The BFI is to celebrate the 10th anniversary of Warp Films at its second annual Made in Britain strand with events including a live musical accompaniment of Dead Man’s Shoes.
The season will launch on March 29 with a screening of Dead Man’s Shoes, the 2004 revenge drama directed by Shane Meadows, with a live music accompaniment from UNKLE, Clayhill and Jah Wobble.
There will also be a Warp Films Shorts Programme, including work by Lynne Ramsay, Chris Cunningham and Paddy Considine, and a production masterclass from head of production Barry Ryan detailing how Warp Films began and the process they go through to produce their features.
Titles screened as part of the Warp Films retrospective include music documentary All Tomorrow’s Parties, improvised comedy Le Donk & Scor-zay-zee, award-winning This Is England (alongside its two spin-off series) and surreal road movie Bunny and the Bull.
Other features include the striking directorial debuts from Chris Morris (Four Lions), Richard Ayoade (Submarine) and Paddy Considine (Tyrannosaur). Ben Wheatley’s Kill List and Peter Strickland’s Berberian Sound Studio complete the line-up.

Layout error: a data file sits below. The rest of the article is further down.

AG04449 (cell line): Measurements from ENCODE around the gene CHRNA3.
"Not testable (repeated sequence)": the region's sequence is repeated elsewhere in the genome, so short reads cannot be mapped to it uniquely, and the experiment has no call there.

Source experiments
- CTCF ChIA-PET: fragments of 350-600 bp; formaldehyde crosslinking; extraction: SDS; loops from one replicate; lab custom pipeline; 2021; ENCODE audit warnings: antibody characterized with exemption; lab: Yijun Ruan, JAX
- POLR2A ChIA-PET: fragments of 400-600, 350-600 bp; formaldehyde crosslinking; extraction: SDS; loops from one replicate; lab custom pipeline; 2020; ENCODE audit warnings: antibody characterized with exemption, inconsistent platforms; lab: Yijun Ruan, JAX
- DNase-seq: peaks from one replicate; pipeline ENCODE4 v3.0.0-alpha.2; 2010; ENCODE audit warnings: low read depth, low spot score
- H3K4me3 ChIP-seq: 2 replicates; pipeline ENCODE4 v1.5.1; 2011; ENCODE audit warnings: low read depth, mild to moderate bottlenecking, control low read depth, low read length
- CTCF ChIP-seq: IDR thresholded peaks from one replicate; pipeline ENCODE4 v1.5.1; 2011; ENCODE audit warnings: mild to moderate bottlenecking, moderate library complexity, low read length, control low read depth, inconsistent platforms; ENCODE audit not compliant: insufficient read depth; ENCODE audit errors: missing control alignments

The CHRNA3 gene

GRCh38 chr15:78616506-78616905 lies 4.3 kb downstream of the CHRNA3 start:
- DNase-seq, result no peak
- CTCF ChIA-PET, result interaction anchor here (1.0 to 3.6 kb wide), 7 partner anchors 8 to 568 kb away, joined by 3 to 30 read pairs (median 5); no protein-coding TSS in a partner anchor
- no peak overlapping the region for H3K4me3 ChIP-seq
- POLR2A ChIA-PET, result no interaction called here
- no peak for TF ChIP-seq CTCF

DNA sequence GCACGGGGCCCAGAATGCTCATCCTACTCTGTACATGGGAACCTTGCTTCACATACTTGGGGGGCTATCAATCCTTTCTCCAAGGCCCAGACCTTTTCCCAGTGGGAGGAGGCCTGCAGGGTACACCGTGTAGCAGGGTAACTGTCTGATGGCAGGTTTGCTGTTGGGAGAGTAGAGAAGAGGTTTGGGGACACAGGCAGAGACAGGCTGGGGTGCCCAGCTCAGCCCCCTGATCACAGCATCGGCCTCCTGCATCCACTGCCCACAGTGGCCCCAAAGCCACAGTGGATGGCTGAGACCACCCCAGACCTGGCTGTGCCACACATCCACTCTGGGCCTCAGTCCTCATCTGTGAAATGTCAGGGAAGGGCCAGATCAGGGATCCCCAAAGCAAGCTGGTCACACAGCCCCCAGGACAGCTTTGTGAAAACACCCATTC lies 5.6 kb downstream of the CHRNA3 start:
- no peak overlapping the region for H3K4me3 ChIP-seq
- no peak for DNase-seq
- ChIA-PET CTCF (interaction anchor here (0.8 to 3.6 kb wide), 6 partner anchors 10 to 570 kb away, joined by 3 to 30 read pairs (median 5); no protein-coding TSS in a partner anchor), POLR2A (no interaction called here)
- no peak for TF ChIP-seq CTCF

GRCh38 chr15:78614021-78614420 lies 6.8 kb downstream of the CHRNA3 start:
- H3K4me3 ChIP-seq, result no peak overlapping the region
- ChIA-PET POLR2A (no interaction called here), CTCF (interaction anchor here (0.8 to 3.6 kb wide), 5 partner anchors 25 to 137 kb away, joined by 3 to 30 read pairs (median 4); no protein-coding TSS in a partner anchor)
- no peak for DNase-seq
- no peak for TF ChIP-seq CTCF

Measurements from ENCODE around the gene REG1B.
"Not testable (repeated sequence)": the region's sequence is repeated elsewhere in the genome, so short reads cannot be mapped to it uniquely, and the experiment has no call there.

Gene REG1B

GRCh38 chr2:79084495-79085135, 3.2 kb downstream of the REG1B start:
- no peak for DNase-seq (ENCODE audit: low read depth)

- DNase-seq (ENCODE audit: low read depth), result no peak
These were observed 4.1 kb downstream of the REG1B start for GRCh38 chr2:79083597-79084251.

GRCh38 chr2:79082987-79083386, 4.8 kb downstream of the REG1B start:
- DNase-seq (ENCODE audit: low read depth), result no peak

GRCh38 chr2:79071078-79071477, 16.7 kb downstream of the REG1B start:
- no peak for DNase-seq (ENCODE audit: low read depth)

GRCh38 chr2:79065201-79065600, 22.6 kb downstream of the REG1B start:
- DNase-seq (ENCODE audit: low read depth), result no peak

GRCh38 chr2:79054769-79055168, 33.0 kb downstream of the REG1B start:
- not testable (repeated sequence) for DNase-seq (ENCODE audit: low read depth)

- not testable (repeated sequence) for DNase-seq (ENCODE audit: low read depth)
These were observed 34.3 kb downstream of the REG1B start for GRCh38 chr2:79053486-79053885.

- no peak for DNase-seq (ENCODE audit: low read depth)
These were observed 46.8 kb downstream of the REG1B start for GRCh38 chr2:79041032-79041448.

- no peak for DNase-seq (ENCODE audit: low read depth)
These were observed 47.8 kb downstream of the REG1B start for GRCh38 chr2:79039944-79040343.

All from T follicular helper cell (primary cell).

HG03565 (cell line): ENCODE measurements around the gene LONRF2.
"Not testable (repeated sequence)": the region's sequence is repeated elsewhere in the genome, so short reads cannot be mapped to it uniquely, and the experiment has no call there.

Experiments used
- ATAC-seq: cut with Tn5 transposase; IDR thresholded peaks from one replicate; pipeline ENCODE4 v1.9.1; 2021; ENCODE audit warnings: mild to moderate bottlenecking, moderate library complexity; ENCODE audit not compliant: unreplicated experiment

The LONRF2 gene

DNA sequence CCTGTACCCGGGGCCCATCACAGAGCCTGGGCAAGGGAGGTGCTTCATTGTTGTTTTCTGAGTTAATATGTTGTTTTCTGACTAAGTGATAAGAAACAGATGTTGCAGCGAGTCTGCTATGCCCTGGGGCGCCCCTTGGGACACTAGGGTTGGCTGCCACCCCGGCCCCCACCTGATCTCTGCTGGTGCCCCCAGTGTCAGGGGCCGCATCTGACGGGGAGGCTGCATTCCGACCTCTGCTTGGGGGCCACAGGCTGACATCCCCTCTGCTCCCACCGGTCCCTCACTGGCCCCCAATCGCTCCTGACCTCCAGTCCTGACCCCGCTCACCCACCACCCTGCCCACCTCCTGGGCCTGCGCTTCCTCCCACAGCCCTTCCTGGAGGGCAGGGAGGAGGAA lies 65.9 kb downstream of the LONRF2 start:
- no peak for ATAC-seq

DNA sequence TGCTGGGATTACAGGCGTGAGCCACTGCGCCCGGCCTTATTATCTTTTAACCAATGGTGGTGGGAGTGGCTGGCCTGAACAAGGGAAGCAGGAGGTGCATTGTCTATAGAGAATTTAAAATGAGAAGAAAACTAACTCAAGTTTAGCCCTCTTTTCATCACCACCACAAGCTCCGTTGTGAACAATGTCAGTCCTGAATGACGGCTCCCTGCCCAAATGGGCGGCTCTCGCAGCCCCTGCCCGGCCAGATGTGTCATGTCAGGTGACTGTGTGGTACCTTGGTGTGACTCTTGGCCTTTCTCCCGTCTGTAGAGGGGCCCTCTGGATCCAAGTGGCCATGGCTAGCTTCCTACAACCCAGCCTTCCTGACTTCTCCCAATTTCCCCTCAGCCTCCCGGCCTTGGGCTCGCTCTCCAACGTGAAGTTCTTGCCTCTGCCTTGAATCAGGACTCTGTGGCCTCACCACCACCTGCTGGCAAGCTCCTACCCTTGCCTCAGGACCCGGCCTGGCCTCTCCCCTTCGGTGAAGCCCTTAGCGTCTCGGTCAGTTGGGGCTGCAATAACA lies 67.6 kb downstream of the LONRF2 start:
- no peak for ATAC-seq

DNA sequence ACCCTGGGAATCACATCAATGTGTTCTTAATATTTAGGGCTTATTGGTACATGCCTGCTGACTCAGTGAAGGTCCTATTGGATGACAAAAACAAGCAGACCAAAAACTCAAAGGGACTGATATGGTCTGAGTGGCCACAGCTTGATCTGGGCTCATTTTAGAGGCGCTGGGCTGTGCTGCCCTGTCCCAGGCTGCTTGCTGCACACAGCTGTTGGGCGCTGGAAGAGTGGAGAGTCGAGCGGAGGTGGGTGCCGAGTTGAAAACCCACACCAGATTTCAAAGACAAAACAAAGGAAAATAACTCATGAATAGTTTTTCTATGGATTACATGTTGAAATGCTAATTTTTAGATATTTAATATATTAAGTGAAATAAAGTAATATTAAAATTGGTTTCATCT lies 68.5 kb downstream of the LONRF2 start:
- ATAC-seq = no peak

Warp Films was established by Warp Records founding partners Rob Mitchell and Steve Beckett, with an initial remit to produce a number of short films. After the death of Mitchell in 2001, Beckett enlisted producer Mark Herbert to run the company.
The first short, Chris Morris’ My Wrongs #8245-8249 & 117, was shot in 2002 and won a BAFTA. Paddy Considine, who starred in the short, introduced Meadows to Herbert, who asked them to generate an idea for a film. The result was Warp Films debut feature, Dead Man’s Shoes.
Warp Films biggest success to date is Meadows’ This Is England, the story of a boy in the early 1980s who is adopted by a local skinhead gang after his father is killed in the Falklands war.